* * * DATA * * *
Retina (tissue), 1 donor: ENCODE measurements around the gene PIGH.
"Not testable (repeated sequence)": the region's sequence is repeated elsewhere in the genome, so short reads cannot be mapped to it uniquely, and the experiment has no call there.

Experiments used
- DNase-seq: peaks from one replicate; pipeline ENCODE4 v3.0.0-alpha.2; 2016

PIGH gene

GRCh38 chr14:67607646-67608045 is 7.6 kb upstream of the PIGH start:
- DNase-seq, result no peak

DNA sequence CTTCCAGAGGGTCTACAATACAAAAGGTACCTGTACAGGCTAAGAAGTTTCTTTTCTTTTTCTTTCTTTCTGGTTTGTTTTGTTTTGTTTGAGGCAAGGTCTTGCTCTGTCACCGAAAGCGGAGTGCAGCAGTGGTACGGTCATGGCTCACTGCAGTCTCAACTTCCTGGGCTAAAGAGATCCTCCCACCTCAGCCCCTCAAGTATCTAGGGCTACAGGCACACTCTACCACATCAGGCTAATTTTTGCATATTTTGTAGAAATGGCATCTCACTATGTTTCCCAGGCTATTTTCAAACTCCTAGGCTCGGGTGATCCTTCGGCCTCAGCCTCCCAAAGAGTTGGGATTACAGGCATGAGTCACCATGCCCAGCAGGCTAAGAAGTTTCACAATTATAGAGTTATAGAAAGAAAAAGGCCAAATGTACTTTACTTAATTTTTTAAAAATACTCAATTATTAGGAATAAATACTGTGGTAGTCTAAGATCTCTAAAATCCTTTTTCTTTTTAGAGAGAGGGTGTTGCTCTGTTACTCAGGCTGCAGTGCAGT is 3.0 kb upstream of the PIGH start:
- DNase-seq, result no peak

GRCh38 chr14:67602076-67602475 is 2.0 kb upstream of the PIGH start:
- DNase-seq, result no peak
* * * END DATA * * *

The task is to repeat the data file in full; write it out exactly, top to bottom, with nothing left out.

Retina (tissue), 1 donor: ENCODE measurements around the gene PIGH.
"Not testable (repeated sequence)": the region's sequence is repeated elsewhere in the genome, so short reads cannot be mapped to it uniquely, and the experiment has no call there.

Experiments used
- DNase-seq: peaks from one replicate; pipeline ENCODE4 v3.0.0-alpha.2; 2016

PIGH gene

GRCh38 chr14:67607646-67608045 is 7.6 kb upstream of the PIGH start:
- DNase-seq, result no peak

DNA sequence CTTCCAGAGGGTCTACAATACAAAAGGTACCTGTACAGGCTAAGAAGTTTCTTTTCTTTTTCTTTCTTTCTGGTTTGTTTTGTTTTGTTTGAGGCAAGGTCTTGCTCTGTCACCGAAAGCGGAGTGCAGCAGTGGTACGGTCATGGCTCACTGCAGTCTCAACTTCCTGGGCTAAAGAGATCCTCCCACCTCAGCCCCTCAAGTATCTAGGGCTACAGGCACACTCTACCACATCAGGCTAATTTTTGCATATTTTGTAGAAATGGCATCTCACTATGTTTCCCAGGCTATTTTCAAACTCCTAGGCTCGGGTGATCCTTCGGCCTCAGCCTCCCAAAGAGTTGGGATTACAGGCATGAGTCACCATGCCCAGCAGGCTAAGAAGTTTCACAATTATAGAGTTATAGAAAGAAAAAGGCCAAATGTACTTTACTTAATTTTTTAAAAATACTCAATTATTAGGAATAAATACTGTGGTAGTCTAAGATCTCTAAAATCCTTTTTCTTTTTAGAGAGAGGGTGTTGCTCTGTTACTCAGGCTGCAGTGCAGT is 3.0 kb upstream of the PIGH start:
- DNase-seq, result no peak

GRCh38 chr14:67602076-67602475 is 2.0 kb upstream of the PIGH start:
- DNase-seq, result no peak